A lethal dose

Friendship school student succumbs to illness from floodwater

by Naushad Ali Husein
July 25, 2022

The Brahmaputra River had swollen early, flooding its low-lying islands.

On Saturday, June 18, 2022, 10-year-old Mohammed Ashib Babu went to school. He attended classes and played football with his classmates. On Sunday morning, there was a light rain. For the children, the rain was sheer joy. Ashib could not resist the temptation to bathe in the river water. On Monday he was no more.

Bathing in a creak or a pond is part of everyday rural life. Ashib’s close friend and classmate, Ashib Iqbal, (who coincidentally shares his first name) remembers frequently going for a swim with him. “Only a few days ago Ashib and I swam together in a pond,” said Ashib Iqbal. “We don’t swim anymore. We have been told not to swim in flood water.”

It’s a harsh lesson, for Grade 3 school kids.

Floods are a yearly phenomenon in the river island areas and other parts of the country. When the river submerges low-lying areas, latrines go under as well, disrupting sanitation for communities. The usually- innocuous water becomes lethal.

Death from waterborne diseases during and after floods is a widespread problem all over the world. Thousands have been infected by waterborne diseases in Bangladesh during the floods in June 2022. Out of the 126 who have died, diarrhoea is one of a common cause of death after lighting strikes and snakebites.

However, the villagers of Goynar Potol say Ashib’s case was so severe, he wasn’t even out of the water before he started feeling unwell. He had to immediately rush to the bathroom.

A few days ago, we swam together in a pond. We don’t swim any more.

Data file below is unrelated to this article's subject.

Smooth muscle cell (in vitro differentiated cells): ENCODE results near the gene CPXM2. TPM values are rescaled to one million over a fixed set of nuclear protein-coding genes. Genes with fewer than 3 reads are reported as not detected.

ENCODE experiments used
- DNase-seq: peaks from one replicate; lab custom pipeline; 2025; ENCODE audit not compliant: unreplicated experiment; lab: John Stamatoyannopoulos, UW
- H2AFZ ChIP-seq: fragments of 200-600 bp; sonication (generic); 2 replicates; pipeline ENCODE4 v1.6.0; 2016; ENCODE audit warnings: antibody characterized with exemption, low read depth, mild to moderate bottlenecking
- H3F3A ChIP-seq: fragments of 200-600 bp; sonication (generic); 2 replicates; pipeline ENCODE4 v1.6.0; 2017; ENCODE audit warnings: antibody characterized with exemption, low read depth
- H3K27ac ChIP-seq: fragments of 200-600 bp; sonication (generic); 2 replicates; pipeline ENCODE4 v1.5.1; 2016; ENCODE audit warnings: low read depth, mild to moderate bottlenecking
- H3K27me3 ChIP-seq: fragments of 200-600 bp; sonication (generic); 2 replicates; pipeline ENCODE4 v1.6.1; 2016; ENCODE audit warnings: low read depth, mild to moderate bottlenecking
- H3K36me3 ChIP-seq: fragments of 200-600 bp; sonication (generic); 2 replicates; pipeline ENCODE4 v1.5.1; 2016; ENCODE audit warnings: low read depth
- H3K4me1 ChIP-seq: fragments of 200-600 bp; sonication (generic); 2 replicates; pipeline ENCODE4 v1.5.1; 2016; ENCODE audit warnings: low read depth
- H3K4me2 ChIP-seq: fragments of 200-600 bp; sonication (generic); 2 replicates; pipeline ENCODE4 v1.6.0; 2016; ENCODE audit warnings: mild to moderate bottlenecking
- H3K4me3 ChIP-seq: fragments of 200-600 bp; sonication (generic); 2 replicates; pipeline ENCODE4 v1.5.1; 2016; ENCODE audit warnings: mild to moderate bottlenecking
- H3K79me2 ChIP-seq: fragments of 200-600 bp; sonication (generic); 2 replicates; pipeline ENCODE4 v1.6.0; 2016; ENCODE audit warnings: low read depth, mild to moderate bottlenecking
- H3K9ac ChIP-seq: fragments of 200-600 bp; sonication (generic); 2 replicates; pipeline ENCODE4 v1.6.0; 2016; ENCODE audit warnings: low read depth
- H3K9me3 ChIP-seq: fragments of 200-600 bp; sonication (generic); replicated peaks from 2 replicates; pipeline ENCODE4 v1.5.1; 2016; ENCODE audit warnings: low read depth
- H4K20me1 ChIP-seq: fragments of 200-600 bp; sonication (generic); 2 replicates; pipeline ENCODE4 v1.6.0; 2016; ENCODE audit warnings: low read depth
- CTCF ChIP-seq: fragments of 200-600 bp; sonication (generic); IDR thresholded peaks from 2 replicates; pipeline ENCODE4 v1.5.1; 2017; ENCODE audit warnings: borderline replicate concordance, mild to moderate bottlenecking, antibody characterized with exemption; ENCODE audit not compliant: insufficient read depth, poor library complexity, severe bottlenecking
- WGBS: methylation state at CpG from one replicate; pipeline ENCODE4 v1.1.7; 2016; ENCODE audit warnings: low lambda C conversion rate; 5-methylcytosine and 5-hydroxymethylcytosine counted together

Ashib Iqbal

Mossammet Kamrunnaher Kakoli, a teacher at Friendship School in Goynar Potol, a river island in the Northern border district of Kurigram, said when Ashib didn’t show up at school on Sunday, her neighbour, who he usually came with, couldn’t tell her why he was absent.

“I tried to call his mother, but couldn’t get through.” Even his neighbour didn’t know how ill Ashib was. It was hard to conceive that anything was wrong. Just the day before, they had all laughed and played together.

“We played football [on Saturday]. He played very well,” said Ashib Iqbal, his classmate.

Ashib Babu’s condition kept getting worse until he was sent to Kurigram Sadar Hospital on Monday. Unfortunately, it was already too late, and he perished en route.

“I feel so sad about the unexpected death of Asif Babu,” said Brig. Gen. Ilyas Iftekhar Rasul, head of Education at Friendship. “The remoteness of the area compounded the lack of timely treatment. We shall have to sensitise the students and parents more on the precautions required during the flood period.”

Deputy director for health, Rafi Siddique said that more needs to be done across different programmes to ensure communities are aware of what services are available to them, and are able to quickly access these. “We need to carry out integrated awareness campaigns,” he said.

“He was good at his studies. I cannot forget him,” said Kakoli. “He was mischievous, he created a lot of memories. His friends say the school feels empty without him.”

“We miss him lots,” said Ashib Iqbal. “Please pray for Ashib.”

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